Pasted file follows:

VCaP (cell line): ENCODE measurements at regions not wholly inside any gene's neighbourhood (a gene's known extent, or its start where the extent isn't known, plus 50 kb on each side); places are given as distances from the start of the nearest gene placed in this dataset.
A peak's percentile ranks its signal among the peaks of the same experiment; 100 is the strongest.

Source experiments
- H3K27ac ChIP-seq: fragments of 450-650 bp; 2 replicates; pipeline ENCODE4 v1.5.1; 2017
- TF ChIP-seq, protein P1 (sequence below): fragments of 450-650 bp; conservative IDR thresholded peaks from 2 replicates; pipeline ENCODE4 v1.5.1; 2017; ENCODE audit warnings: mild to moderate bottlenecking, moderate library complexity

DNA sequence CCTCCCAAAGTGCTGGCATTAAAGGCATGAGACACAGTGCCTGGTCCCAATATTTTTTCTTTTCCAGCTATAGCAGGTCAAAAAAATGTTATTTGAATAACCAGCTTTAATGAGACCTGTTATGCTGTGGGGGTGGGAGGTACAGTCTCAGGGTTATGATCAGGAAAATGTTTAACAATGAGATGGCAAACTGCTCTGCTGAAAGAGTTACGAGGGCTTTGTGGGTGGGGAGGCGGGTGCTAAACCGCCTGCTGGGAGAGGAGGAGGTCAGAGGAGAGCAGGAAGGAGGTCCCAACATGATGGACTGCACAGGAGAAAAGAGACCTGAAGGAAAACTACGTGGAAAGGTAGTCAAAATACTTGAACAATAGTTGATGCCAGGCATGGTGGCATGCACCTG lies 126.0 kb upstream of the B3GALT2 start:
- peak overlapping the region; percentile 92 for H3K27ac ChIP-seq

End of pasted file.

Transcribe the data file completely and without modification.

VCaP (cell line): ENCODE measurements at regions not wholly inside any gene's neighbourhood (a gene's known extent, or its start where the extent isn't known, plus 50 kb on each side); places are given as distances from the start of the nearest gene placed in this dataset.
A peak's percentile ranks its signal among the peaks of the same experiment; 100 is the strongest.

Source experiments
- H3K27ac ChIP-seq: fragments of 450-650 bp; 2 replicates; pipeline ENCODE4 v1.5.1; 2017
- TF ChIP-seq, protein P1 (sequence below): fragments of 450-650 bp; conservative IDR thresholded peaks from 2 replicates; pipeline ENCODE4 v1.5.1; 2017; ENCODE audit warnings: mild to moderate bottlenecking, moderate library complexity

DNA sequence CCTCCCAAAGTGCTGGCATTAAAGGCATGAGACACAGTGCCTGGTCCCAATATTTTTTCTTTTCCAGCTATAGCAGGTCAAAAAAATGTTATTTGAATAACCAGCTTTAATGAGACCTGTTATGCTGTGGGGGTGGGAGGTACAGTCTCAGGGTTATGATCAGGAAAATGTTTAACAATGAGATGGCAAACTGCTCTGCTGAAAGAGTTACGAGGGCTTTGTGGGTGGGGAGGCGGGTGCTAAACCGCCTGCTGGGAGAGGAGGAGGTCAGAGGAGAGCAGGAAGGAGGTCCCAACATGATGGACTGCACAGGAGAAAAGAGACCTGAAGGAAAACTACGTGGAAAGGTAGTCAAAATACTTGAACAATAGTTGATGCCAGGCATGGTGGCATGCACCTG lies 126.0 kb upstream of the B3GALT2 start:
- peak overlapping the region; percentile 92 for H3K27ac ChIP-seq